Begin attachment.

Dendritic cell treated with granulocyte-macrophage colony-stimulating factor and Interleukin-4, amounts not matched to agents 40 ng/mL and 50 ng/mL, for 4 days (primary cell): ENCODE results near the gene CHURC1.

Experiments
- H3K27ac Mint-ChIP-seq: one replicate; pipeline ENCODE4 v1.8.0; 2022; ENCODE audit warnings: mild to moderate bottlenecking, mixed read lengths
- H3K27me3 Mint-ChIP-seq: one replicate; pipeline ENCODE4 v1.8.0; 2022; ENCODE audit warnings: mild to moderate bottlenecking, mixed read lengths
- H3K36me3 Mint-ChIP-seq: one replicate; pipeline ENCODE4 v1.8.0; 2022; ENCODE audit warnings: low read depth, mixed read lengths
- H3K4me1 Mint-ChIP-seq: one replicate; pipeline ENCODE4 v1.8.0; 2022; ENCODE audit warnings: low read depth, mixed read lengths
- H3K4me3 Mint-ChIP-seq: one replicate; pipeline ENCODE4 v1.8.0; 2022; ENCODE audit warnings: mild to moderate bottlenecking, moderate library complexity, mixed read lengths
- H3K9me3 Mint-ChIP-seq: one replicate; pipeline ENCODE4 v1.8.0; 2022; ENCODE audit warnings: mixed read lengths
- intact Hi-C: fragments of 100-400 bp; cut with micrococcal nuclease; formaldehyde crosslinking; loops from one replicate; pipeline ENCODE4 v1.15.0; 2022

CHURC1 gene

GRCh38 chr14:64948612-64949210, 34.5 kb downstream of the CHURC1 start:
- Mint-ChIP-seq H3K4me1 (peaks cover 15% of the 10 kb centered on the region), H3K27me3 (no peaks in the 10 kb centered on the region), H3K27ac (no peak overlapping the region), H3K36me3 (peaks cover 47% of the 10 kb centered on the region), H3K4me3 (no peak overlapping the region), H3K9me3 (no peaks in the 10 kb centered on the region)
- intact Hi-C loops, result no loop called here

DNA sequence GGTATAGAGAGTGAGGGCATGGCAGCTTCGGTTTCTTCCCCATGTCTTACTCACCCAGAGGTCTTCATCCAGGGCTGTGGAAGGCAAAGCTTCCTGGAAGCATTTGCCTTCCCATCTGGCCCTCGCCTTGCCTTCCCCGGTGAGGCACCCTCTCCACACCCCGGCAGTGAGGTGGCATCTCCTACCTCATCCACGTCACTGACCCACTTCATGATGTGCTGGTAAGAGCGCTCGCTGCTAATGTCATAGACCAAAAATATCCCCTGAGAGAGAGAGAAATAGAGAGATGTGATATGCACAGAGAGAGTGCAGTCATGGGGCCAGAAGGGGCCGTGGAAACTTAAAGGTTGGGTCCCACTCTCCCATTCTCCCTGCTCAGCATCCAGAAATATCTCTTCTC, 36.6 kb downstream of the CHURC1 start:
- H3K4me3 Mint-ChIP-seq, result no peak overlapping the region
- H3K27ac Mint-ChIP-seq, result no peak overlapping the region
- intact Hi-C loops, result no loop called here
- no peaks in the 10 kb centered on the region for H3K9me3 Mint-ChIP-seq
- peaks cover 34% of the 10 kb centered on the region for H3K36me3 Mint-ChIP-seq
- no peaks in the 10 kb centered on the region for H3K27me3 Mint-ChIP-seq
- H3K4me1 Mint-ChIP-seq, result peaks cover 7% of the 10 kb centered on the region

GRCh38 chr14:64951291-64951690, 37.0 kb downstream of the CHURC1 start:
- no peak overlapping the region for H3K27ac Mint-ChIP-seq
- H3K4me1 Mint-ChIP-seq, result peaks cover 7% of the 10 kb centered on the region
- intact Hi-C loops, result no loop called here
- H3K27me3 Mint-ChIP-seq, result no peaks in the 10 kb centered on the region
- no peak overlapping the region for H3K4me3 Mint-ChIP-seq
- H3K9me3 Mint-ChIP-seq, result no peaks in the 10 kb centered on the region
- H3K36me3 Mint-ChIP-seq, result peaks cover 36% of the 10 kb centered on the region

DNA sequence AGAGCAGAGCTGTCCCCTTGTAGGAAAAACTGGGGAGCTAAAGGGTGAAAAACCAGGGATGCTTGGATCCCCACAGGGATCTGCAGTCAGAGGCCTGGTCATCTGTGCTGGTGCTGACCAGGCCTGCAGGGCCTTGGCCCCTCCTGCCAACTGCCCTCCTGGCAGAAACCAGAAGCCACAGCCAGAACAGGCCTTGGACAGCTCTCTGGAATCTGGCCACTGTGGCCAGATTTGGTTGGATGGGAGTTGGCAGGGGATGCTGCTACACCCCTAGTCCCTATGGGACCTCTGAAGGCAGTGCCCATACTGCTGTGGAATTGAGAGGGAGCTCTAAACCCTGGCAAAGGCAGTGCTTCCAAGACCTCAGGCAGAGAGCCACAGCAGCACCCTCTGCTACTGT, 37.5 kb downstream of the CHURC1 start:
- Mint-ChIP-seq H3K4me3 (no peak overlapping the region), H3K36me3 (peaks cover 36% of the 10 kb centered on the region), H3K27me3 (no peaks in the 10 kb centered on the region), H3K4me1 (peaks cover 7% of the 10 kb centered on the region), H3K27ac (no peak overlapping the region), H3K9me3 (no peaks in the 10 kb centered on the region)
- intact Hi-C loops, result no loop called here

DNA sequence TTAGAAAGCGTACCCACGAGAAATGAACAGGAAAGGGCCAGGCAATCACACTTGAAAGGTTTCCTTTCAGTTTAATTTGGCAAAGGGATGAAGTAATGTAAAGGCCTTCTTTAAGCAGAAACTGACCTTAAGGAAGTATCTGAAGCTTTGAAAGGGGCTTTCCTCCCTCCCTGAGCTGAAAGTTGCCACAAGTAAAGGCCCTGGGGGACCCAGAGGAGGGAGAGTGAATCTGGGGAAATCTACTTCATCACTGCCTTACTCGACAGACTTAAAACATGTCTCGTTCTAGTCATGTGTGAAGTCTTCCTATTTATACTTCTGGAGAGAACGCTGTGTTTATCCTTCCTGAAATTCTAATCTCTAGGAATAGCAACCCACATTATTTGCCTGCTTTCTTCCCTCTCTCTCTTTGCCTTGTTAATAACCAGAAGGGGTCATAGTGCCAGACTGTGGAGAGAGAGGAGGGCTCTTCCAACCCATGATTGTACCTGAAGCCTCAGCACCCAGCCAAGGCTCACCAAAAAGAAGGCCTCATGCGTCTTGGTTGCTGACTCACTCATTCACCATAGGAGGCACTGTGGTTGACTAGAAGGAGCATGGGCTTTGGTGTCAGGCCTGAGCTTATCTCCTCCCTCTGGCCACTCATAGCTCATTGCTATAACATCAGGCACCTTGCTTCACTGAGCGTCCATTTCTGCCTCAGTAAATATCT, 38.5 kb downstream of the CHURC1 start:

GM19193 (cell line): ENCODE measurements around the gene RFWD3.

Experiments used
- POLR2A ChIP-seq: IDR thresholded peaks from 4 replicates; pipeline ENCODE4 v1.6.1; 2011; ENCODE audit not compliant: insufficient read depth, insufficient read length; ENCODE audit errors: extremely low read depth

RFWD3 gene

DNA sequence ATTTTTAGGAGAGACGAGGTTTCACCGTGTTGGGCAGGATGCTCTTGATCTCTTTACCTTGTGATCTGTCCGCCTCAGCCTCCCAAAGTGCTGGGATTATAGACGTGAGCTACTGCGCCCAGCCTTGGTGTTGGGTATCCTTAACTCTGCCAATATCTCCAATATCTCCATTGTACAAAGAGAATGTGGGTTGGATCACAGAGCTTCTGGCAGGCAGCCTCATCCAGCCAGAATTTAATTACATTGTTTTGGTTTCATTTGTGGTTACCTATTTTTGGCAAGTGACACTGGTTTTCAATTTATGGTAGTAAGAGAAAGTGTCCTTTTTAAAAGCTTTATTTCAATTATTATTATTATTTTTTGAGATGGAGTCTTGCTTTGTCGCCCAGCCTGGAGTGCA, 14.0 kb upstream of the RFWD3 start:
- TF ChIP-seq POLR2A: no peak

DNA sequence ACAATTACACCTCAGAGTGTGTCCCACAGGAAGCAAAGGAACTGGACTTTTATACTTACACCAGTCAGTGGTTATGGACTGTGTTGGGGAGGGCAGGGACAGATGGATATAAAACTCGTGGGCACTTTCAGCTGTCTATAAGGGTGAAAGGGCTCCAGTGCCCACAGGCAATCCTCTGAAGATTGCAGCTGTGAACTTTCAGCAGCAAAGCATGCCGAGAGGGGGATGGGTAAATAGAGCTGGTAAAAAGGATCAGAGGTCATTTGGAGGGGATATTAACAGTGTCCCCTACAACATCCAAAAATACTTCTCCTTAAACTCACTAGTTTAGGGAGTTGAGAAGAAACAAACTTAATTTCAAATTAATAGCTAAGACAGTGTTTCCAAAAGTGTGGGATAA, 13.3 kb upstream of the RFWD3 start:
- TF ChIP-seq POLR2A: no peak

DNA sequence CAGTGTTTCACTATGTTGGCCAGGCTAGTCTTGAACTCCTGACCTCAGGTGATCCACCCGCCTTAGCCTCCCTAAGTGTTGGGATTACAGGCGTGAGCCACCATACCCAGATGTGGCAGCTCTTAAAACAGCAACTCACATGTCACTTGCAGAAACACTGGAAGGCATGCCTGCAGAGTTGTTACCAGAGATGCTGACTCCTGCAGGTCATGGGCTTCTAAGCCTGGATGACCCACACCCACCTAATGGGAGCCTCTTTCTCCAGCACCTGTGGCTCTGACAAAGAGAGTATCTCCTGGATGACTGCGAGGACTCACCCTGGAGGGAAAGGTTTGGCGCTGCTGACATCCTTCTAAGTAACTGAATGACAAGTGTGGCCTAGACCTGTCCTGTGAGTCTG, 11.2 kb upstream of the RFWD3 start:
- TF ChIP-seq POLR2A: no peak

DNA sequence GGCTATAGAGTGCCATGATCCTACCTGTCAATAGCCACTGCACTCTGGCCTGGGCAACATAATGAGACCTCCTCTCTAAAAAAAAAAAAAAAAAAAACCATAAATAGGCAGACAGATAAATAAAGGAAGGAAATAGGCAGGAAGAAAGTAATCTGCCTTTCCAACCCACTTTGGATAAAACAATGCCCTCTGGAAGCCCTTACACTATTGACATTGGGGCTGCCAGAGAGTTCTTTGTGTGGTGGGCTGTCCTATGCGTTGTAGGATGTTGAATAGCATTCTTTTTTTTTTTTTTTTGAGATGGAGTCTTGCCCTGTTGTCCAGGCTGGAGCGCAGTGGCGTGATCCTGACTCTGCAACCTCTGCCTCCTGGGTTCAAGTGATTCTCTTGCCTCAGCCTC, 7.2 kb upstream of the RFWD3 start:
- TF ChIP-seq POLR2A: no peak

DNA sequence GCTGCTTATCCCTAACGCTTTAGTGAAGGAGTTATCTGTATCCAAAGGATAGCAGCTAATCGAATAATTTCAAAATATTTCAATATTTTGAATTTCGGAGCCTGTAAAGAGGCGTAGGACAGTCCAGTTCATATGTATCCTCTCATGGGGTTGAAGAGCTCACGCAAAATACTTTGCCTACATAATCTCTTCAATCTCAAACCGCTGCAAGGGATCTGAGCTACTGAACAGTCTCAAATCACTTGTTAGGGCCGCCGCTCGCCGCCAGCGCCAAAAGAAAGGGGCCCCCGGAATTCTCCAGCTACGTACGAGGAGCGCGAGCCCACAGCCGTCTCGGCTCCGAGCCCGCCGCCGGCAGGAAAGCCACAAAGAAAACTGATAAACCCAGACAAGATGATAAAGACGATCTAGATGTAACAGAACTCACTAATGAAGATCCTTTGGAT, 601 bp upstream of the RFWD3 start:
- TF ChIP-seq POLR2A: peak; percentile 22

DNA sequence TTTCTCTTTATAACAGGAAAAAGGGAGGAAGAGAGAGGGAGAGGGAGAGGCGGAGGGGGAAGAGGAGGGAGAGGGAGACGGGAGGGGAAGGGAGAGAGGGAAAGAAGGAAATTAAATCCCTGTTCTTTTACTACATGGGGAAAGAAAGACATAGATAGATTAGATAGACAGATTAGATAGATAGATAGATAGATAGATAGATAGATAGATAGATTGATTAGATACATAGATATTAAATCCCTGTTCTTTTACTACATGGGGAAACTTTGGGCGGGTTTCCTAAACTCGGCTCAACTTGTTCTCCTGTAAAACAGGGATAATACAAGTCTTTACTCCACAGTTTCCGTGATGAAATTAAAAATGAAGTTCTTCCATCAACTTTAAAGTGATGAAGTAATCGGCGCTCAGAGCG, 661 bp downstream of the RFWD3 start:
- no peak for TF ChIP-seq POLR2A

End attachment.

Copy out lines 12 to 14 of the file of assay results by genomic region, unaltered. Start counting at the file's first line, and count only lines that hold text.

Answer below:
- Mint-ChIP-seq H3K4me1 (peaks cover 15% of the 10 kb centered on the region), H3K27me3 (no peaks in the 10 kb centered on the region), H3K27ac (no peak overlapping the region), H3K36me3 (peaks cover 47% of the 10 kb centered on the region), H3K4me3 (no peak overlapping the region), H3K9me3 (no peaks in the 10 kb centered on the region)
- intact Hi-C loops, result no loop called here

DNA sequence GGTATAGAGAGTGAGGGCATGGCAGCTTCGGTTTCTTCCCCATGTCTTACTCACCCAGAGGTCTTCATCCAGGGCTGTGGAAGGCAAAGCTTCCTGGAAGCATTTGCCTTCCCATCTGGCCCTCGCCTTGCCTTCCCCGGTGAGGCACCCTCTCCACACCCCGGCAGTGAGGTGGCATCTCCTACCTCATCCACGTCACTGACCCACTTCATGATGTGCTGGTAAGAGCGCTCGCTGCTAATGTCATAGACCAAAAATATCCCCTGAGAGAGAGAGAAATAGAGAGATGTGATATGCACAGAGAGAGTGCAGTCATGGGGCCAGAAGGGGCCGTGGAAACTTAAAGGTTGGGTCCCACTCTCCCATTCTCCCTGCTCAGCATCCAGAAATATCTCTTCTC, 36.6 kb downstream of the CHURC1 start: